Seymour Island B1 (Cretaceous to of Antarctica)

Where: Antarctica (64.3° S, 56.8° W: paleocoordinates 62.3° S, 67.6° W)

• coordinate estimated from map

• small collection-level geographic resolution

When: Lopez de Bertodano Formation (Seymour Island Group), Late/Upper Campanian to Late/Upper Campanian (83.5 - 61.6 Ma)

• Section B1 have 210 m. The section contains 112 samples: 01-112.

•The formation was subdivided into 10 lithologic units by Macellari (1984b, 1988). Units 1 to 9 (~1100 m thick) span the upper Campanian and Maastrichtian,and the uppermost Unit 10 (up to 90m thick) is Tertiary (Danian).The formation is disconformably overlain by deltaic sediments of the Paleocene Sobral Formation.

• formation-level stratigraphic resolution

Environment/lithology: marginal marine; silty, sandy lithology not reported

• These sediments were deposited in relatively low-energy, shallow shelf to marginal marine environments.

•Although Mesozoic tectonic reconstructions of the Antarctic Peninsula- South America region are not universally accepted, it is generally agreed that the James Ross Island basin contains sedimentary and volcanic strata deposited in a back-arc terrain (e.g. Elliot 1988).

• Seymour Island is a small (20km), seasonally ice-free island in the James Ross Island basin at the northeastern end of the Antarctic Peninsula. Upper Cretaceous strata on Seymour Island are placed in the López de Bertodano Formation (Rinaldi et al. 1978; Rinaldi 1982; Macellari 1984b, 1988), which is 1190m thick, richly fossiliferous, poorly consolidated, and composed predominantly of grey sandy silts. It includes mud-rich units in the lower part; some fine-grained, often calcareous, sandstone beds throughout the formation; and glauconite beds in the uppermost part.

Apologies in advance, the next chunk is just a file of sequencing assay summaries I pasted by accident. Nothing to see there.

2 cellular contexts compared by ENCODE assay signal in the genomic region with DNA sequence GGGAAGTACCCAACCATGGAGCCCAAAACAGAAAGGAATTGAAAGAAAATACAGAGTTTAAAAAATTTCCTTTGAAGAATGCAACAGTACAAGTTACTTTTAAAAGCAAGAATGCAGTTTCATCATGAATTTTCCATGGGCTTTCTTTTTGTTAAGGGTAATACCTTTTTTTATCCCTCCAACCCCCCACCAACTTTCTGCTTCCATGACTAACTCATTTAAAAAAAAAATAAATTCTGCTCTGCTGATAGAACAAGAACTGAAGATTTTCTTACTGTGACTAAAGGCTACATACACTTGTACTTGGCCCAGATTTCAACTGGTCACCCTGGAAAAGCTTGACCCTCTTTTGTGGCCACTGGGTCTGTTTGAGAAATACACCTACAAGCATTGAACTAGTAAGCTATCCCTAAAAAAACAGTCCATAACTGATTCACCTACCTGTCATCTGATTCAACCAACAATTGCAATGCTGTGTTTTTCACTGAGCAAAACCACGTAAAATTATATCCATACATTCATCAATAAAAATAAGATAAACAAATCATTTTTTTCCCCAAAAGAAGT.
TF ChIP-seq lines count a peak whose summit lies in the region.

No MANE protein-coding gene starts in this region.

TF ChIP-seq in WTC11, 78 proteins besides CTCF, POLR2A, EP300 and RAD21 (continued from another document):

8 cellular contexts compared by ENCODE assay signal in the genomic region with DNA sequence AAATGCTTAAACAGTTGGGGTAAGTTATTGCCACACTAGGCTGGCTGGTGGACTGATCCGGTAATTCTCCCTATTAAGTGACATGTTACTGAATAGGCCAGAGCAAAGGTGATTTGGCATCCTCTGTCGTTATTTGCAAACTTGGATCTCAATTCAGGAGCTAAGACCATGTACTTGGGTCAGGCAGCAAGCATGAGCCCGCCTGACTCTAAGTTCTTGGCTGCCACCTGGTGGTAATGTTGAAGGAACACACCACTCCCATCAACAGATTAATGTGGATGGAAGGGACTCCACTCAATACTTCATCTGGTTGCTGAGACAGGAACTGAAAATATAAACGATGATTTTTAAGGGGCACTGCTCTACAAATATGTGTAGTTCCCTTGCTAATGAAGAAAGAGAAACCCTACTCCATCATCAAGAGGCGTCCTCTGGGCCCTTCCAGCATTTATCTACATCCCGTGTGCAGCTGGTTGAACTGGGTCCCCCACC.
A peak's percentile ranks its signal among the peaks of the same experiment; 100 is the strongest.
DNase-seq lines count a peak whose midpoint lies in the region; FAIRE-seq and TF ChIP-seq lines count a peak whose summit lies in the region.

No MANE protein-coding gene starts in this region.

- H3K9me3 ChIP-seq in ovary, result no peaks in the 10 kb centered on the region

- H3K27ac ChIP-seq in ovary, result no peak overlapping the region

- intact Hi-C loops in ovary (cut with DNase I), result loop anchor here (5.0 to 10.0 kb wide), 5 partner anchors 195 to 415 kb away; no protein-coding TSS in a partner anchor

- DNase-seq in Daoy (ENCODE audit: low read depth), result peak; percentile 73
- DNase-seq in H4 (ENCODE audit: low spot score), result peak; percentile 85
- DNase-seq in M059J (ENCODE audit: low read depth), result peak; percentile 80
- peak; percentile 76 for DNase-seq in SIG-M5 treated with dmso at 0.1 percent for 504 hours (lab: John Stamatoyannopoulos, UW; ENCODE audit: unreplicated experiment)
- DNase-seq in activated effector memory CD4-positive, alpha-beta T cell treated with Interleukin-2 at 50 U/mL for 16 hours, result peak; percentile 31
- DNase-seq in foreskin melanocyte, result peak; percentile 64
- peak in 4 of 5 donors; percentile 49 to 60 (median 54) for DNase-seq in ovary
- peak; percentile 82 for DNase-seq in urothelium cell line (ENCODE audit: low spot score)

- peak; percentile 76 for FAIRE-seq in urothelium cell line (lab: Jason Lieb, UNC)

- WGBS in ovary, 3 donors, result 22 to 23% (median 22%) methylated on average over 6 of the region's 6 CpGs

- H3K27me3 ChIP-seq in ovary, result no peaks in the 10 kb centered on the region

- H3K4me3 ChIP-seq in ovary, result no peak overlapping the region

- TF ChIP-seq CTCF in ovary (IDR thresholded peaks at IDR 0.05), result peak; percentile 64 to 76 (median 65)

Size class: microfossils

Preservation: original sporopollenin

Reposited in the USNM

• Spores from the Cretaceous part of the Lopez de Bertodano Formation discussed here are from a discontinuous section ( A5 through A11) collected during reconnaisance field-work in 1982, and section B1 collected in 1983/84. Another 12 samples from section A19 were examined. Samples were taken from holes dug about 10-30 cm into well-exposed outcrop, in part to avoid surficial slope wash. Surface weathering was not significantat most of these localities, although samples were collected from freshly exposed escarpments where possible.

•Material will be housed in the National Museum of Natural History, Smithsonian Institution, Washington, D.C.

Primary reference: R. A. Askin. 1990. Cryptogam spores from the upper Campanian and Maastrichtian of Seymour Island, Antarctica. Micropaleontology (36)141-156 [C. Jaramillo/C. Jaramillo]more details

Purpose of describing collection: paleoecologic analysis

PaleoDB collection 167588: authorized by Carlos Jaramillo, entered by Carlos Jaramillo on 24.03.2015

Creative Commons license: CC BY (attribution)

Taxonomic list

• Recycled spores and pollen are common throughout the upper Campanian and Maastrichtian sediments of Seymour Island. They include rare Permian and Triassic species, recognizable by their diagnostic morphology. Some are of substantially darker color, but many of these Permian-Triassic specimens are surprisingly light-colored (yellow) and well-preserved, suggest- ing a history that included negligible thermal alteration (Askin and Elliot 1982).
 Salviniales - Azollaceae
Azolla spp. Lamark 1783
 Gleicheniales - Matoniaceae
 Gleicheniales - Gleicheniaceae
Clavifera triplex Bolkhovitina 1966
 Polypodiales -
Polypodiisporites speciosus Khan and Martin 1971
Grapnelispora cf. evansii Stover and Partridge 1984
 Lycopodiales -
Camarozonosporites ohaiensis Dettmann and Playford 1968
  - Selaginellaceae
Ceratosporites equalis Cookson and Dettmann 1958
  - Lycopodiaceae
Retitriletes nodosus Srivastava 1975
Retitriletes cf. eminulus Srivastava 1975
Retitriletes austroclavatidites Döring et al. 1963
  - Isoetaceae
Echinosporis "sp. 1" Krutzsch 1967